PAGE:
Monday, November 22, 2010

Israeli Air Travel Security Experts to TSA: You're doing it wrong.


My husband and I are lucky enough to have our immediate - and even extended - families within 150 miles from our home. As such, we really don't need to take a commercial flight anywhere. If we wish to take a vacation, we prefer to take road trips that are closer to home, due to certain budgetary/work restrictions, which prevent a more extravagant, lengthier  sojourn. That being said, I can still certainly appreciate the fact that flying is really the only logical option for some folks. Not everyone is able to simply hop on the interstate for two hours to see their families, and others may have to fly to reach their desired vacation destinations.

However, it's times like these that made me extremely glad that I don't have to spend time going through airport security - and sad for those who do. 

From three-year-old children being fondled in a manner that would get anyone else arrested, to the "Don't Touch My Junk" guy, all fliers are being told to either let someone intensely study your naughty bits through a machine, or allow the "trained professionals" at the TSA to molest you. There is no 3rd option, either...unless you consider ponying up $11,000 for the fine you'll get for refusing to allow the TSA to violate you as a valid option. 

(Oh, and remember how the government assured us that those XXX x-ray machines can't save/record imagesBig fat lie.

Now, I know that we can't be 100% protected. Everything we do in life involves risk. However, when implementing a new process/procedure, wouldn't anyone want to emulate the folks who have gotten the process as close to perfect as possible?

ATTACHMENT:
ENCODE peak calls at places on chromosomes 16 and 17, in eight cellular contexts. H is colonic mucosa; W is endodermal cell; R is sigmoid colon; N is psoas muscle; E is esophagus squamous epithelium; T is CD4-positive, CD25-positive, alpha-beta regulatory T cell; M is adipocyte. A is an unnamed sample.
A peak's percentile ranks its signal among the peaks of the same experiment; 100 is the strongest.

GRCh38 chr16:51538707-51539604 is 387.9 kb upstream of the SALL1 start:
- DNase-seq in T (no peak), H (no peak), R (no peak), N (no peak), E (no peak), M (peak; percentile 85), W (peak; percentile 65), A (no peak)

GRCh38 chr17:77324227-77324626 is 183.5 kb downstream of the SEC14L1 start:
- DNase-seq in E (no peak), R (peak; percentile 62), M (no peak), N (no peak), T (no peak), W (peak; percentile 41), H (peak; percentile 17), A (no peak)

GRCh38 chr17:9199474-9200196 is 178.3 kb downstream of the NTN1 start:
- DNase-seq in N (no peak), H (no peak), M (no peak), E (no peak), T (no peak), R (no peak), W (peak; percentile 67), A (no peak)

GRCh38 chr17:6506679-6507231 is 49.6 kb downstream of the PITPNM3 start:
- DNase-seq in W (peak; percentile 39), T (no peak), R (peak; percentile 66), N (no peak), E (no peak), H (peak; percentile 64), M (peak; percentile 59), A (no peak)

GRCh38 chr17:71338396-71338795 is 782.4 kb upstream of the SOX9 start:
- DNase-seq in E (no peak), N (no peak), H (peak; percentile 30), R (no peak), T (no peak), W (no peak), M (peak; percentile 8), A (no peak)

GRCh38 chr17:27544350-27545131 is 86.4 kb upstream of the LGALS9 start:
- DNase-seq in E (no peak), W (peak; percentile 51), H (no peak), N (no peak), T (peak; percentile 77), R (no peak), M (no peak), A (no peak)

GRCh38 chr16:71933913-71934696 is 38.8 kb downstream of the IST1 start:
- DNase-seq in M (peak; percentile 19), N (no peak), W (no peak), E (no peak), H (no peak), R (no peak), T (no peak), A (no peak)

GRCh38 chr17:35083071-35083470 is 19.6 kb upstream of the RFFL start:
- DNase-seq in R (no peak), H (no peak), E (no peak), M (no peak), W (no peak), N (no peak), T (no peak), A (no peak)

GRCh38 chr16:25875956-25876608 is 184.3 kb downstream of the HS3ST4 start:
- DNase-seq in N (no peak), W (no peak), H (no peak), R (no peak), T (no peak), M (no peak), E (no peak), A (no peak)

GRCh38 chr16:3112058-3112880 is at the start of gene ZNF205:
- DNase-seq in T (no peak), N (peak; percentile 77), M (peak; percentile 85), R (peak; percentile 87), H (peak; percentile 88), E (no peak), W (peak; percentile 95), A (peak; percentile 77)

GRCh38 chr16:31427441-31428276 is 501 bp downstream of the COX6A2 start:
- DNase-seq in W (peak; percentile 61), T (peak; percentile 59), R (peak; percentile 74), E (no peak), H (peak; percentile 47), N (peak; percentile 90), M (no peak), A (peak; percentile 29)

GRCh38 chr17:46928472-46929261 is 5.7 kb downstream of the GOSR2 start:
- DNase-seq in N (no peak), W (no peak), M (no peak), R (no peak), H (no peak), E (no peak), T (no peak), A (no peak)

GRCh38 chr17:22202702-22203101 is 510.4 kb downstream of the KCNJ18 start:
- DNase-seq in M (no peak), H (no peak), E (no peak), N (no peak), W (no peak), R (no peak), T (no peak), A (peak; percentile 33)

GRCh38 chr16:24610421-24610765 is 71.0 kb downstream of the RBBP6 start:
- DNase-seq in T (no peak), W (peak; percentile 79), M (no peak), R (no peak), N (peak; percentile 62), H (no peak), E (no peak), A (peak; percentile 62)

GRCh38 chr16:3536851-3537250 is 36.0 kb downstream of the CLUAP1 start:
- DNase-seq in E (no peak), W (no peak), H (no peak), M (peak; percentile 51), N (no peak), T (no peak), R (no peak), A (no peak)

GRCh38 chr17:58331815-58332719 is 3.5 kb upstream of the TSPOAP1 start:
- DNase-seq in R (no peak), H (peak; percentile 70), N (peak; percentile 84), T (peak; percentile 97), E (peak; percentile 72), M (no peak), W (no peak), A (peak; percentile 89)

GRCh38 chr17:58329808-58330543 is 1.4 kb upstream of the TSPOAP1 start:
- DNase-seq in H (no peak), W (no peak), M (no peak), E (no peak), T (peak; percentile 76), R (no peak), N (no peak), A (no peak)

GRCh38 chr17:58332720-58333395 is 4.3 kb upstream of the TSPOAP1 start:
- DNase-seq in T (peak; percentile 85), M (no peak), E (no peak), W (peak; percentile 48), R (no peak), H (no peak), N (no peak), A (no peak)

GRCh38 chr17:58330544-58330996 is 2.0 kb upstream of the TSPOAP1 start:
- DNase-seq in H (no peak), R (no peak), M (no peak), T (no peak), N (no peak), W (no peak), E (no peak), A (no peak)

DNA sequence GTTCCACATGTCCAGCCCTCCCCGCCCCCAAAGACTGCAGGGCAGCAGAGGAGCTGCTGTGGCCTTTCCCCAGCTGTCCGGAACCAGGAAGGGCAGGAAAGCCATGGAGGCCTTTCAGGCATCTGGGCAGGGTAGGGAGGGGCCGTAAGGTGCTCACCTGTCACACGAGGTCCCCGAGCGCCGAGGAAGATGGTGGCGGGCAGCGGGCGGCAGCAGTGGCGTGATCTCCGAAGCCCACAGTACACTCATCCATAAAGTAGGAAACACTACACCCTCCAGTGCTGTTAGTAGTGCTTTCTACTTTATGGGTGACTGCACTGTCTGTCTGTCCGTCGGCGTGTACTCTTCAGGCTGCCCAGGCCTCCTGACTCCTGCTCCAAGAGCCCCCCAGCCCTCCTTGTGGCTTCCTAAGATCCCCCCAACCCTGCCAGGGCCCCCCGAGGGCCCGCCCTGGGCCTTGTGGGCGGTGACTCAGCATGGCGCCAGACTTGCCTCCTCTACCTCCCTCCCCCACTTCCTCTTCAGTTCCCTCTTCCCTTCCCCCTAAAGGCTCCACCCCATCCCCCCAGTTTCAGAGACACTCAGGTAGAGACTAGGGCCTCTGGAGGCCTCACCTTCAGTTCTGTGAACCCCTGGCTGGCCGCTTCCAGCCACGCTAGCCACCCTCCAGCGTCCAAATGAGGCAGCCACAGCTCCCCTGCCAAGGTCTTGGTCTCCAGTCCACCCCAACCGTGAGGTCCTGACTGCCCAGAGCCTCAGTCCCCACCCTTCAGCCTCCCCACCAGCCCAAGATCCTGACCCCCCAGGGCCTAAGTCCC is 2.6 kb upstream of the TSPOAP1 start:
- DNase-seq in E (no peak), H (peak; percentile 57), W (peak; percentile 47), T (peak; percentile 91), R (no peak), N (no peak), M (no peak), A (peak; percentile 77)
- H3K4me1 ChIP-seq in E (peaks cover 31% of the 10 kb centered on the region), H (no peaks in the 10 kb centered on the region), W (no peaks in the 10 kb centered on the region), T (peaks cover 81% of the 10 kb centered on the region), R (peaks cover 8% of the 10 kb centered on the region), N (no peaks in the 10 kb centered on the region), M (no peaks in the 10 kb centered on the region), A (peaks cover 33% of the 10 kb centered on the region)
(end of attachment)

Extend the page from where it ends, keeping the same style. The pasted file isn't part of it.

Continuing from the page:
A leading Israeli airport security expert says the Canadian government has wasted millions of dollars to install "useless" imaging machines at airports across the country. 
"I don't know why everybody is running to buy these expensive and useless machines. I can overcome the body scanners with enough explosives to bring down a Boeing 747," Rafi Sela told parliamentarians probing the state of aviation safety in Canada. 
"That's why we haven't put them in our airport," Sela said, referring to Tel Aviv's Ben Gurion International Airport, which has some of the toughest security in the world.
...Oh. Well, who is that guy to talk? He's probably just a new guy without any practical experience in the matter.
Sela, former chief security officer of the Israel Airport Authority and a 30-year veteran in airport security and defence technology, helped design the security at Ben Gurion.
Well, there goes that theory. 

Besides, as Sela testified before the Canadian parliament, he would be able to bring high-grade explosives onto a Canadian/American flight with great ease, even with the body scanners. 

So, Israel's airports seem to have it together, but what about their airlines?
According to Isaac Yeffet, the former security chief for El Al Israel Airlines, the United States should adopt El Al’s security approach of ensuring that every passenger is interviewed by a well-trained agent before check-in, a move that involves profiling passengers, which he said is not discriminatory.
El Al is considered by most security analysts as the most secure airline in the world because of its track-record in deterring hijackings and terror plots. The airline has been free of terrorist attacks for about 30 years and it has experienced only one hijacking in its history. Global Traveler magazine has named El Al as number one in its Best Airline for Security for the last three years in a row.